Parking attendants are becoming an endangered species in San Francisco’s city-owned garages, but city supervisors are pushing for them to make a comeback.
Attendant jobs are being eliminated one-by-one as demand for parking garages in San Francisco shrinks, in part due to the rise of Uber and Lyft, and as transportation officials modernize with computers and video cameras.
But at a Board of Supervisors Land Use and Transportation Committee hearing on Monday, supervisors said the change is turning garages into unwelcoming, dangerous-feeling empty spaces. Computers, they noted, can’t greet parking customers or make them feel safe walking from the sidewalk to their cars.
Supervisor Ahsha Safai, in particular, who represents the Excelsior, Outer Mission and Crocker-Amazon neighborhoods, called on the San Francisco Municipal Transportation Agency to place a moratorium on reducing staff.
“If there weren’t people in that garage, I would not want my wife parking in that garage,” Safai said. “You’ve literally reduced something that was our first class jewel to, it sounds like people hate it now.”
San Francisco owns and operates 22 parking garages and numerous parking lots, and in 2016 started modernizing them with “Parking Access Revenue Control Systems,” a capital investment of roughly $32 million. Those upgrades are still ongoing but include equipment and software that help run a parking facility, including ticket machines, license plate readers, radio systems, gate arms, payment machines and camera systems, according to the San Francisco Municipal Transportation Agency.
At the committee hearing, SFMTA Parking Director Ted Graff defended the upgrades. SFMTA data shows car break-ins are down 18 percent so far this year from last year, violent crime in garages is nearly non-existent, and the number of scofflaw, non-paying parkers has declined by 17 percent from 2015 to 2018.
Graff did acknowledge that citywide, parking garage staffing levels have dropped off from 233 to 195. But, it’s not that simple, he said.
The City doesn’t directly employ those staffers, and instead contracts to third parties, like LAZ Parking. Those third parties have helped parking attendants get other jobs in their companies, Graff said, and some valets and other workers became SFMTA garage “ambassadors,” shifting the work they perform.
“Just to be clear: Zero job loss,” Graff said.
Graff said a reduction in parking demand is driving the need to lose some staff positions. SFMTA have to be “responsible stewards of our assets,” he said.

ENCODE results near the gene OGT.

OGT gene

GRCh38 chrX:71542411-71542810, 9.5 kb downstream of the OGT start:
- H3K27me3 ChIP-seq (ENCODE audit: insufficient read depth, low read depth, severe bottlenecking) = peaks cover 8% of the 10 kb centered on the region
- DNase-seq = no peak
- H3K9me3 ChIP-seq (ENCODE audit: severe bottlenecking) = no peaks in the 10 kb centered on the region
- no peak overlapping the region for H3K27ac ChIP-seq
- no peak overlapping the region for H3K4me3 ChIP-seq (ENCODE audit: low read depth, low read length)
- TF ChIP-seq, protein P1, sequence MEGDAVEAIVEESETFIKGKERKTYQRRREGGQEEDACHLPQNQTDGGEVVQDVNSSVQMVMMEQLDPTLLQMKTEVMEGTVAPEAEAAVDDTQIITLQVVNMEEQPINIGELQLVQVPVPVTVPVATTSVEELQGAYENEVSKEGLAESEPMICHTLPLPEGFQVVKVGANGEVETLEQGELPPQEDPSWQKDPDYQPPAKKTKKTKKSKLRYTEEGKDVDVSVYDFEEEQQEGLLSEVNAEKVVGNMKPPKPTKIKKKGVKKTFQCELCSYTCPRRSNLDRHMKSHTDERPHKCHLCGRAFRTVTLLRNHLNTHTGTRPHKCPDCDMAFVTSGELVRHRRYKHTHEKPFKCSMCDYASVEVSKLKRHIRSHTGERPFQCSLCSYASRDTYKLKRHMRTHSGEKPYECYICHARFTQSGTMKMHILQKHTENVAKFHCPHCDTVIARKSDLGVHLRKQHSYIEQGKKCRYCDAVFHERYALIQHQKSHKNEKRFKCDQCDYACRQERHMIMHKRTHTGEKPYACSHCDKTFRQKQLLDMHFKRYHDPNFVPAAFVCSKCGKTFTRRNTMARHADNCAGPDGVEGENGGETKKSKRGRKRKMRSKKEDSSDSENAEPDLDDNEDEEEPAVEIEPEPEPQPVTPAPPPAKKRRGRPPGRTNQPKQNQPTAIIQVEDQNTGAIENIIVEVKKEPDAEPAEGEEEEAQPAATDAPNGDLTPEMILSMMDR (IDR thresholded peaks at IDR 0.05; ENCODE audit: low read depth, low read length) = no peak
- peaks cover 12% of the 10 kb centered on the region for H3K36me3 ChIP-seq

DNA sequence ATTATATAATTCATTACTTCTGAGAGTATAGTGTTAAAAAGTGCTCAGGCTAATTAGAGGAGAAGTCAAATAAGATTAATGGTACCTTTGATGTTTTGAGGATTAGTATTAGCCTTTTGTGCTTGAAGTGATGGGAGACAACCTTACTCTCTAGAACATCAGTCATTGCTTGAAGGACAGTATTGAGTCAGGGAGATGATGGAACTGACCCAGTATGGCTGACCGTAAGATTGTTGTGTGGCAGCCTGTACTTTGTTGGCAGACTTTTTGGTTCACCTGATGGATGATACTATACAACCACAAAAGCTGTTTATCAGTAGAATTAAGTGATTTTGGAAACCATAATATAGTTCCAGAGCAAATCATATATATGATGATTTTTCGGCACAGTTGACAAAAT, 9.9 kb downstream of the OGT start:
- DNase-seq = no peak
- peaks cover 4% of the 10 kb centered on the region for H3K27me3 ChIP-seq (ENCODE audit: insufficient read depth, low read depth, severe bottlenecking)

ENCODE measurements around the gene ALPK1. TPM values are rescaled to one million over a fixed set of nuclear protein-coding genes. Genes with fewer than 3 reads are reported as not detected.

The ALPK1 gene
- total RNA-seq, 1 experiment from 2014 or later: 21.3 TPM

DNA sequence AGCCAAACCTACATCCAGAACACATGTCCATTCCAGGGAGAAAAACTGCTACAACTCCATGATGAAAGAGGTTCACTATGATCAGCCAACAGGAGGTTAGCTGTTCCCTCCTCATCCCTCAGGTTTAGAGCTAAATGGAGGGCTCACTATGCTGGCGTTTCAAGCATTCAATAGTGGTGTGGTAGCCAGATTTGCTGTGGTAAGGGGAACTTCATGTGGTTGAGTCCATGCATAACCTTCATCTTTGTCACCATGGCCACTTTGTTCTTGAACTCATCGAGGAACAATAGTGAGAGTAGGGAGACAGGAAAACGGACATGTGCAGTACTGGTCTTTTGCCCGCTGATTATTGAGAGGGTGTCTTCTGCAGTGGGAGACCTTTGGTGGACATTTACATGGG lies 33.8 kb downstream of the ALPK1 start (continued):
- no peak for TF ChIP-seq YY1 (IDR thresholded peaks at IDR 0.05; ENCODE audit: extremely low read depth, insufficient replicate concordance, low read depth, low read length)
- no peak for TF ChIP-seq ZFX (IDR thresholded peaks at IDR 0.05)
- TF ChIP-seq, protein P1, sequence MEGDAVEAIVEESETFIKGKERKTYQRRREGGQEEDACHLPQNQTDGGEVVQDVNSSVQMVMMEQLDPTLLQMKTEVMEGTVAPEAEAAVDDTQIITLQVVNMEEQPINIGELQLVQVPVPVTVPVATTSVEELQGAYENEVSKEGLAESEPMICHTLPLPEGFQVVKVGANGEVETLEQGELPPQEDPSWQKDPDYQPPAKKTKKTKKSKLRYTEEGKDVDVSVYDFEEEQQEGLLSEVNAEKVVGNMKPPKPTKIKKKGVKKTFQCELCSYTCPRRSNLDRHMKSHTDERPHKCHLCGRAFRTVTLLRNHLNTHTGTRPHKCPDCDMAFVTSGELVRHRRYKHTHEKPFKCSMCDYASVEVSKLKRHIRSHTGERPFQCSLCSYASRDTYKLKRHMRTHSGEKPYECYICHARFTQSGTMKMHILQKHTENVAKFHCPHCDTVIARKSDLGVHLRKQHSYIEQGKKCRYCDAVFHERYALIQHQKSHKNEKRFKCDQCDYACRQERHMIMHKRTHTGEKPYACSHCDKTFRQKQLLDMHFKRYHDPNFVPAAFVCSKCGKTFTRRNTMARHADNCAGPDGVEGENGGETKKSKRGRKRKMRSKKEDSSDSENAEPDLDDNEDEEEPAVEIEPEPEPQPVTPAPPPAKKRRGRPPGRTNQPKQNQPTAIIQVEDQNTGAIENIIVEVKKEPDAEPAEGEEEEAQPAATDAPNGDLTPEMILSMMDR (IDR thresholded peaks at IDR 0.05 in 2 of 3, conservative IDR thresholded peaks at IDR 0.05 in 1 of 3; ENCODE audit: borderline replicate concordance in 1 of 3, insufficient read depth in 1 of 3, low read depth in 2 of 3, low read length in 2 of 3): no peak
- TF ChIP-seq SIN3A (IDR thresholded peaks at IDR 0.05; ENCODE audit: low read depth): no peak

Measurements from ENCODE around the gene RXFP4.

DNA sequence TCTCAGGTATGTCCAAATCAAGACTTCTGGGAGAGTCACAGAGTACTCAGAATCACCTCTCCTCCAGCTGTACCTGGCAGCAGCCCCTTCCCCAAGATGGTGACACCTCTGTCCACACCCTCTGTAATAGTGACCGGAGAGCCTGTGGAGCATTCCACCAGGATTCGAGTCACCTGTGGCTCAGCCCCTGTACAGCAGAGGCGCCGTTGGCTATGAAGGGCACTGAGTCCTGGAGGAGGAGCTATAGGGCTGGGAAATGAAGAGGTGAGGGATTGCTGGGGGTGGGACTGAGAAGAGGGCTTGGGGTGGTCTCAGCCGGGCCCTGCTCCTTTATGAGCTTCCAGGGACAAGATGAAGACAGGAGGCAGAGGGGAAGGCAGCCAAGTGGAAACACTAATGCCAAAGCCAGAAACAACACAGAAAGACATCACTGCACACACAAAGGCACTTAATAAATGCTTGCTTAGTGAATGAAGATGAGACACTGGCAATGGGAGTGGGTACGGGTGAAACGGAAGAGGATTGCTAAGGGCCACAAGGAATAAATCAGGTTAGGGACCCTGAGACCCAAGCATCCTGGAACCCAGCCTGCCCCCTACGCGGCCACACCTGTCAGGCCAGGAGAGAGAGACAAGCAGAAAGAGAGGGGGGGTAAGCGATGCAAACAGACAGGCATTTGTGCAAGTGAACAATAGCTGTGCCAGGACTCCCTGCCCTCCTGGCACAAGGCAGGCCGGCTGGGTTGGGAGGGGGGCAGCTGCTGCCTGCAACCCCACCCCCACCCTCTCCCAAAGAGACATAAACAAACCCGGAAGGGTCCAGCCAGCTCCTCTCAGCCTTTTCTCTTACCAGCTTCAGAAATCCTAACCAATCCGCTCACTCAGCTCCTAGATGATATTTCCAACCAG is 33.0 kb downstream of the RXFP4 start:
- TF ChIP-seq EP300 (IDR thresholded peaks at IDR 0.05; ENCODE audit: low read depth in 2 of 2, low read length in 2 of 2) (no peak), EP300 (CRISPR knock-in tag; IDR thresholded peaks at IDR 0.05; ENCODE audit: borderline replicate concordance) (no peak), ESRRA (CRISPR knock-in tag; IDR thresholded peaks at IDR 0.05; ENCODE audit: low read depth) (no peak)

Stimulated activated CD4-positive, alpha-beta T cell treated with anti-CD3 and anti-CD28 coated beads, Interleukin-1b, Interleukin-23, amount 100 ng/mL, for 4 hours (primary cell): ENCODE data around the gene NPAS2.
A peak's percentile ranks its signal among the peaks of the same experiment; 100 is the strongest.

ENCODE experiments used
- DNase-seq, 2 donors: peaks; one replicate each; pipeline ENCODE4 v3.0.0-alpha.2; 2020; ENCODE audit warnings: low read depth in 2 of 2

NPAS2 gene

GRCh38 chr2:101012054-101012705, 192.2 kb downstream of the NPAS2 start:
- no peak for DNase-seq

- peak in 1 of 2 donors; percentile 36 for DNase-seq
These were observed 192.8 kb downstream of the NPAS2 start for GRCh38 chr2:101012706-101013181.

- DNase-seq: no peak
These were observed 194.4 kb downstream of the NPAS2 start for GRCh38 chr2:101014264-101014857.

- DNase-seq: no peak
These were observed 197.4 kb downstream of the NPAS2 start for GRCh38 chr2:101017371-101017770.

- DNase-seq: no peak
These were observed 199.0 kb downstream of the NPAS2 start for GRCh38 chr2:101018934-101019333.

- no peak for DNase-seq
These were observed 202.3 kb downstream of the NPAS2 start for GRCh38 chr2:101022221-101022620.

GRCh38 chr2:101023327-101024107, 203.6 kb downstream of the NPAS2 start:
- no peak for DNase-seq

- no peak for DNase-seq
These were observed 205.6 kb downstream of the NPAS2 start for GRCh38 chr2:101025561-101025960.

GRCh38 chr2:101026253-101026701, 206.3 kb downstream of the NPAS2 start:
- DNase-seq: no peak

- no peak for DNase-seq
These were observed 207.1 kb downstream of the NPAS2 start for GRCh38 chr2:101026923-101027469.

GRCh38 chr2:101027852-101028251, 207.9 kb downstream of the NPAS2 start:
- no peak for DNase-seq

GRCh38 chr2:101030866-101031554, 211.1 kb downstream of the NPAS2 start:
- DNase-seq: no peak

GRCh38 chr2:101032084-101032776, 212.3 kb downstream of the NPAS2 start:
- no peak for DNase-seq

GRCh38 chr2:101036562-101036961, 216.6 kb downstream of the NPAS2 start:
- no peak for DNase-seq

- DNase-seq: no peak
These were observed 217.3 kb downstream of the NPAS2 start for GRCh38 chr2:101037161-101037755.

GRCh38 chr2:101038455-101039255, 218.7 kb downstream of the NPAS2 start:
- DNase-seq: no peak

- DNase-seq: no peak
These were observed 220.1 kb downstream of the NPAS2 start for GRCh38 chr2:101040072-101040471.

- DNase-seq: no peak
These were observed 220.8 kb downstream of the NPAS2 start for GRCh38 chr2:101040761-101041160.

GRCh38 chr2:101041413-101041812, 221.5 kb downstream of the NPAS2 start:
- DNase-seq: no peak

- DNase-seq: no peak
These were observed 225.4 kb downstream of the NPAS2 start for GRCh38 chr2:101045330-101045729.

But fewer human beings patrolling garages led many of those testifying to the committee to describe unsatisfying parking experiences. Some parking attendants said publicly that there are so few people working the garages now that they’ve become “slum garages” and unsafe “caverns” pocked with urine, feces and needles.
Parking customers echoed those sentiments.
“I have felt palpably less safe without these personnel who are dedicated to the safety of paying customers,” said Veronica LaBeau, who works in the Flood Building downtown and utilizes a nearby city parking garage. LaBeau collected more than 200 signatures from people in the building who want to see attendants brought back to the parking facility.
Patrick Isenburg, who said he owns a hair salon on Grant Avenue, lamented the lack of people in the city-owned garage he frequents.
“I don’t think that it’s fair to myself or other customers, walking by people smoking crystal meth or shooting up heroin near my kids,” he said. “It’s just not OK.”
And while Graff said the parking workers were taken care of, the unions representing those workers disagreed.
Teamsters Local 665 Vice President Tony Delorio called the work reduction a “calculated attack on our members.”
“They have made it clear the cuts will continue,” Delorio told the supervisors. He added that the majority of his union members are “of minority descent” and are also mostly San Francisco residents.
“Did we expect some staffing cuts with implementation? Sure,” he said. “But we did not expect cuts of this magnitude.”
Supervisor Aaron Peskin told the committee he understands that “the world has changed” and that more people take Uber and Lyft nowadays, instead of driving, but “I miss paying that person in person. I miss that human interaction I had with somebody who was my neighbor who I knew for years. I really don’t want to get rid of that human element.”
Ultimately, Peskin and Safai asked SFMTA to meet again to discuss possible parking layoff moratoriums, and how to structure work at parking garages in the future.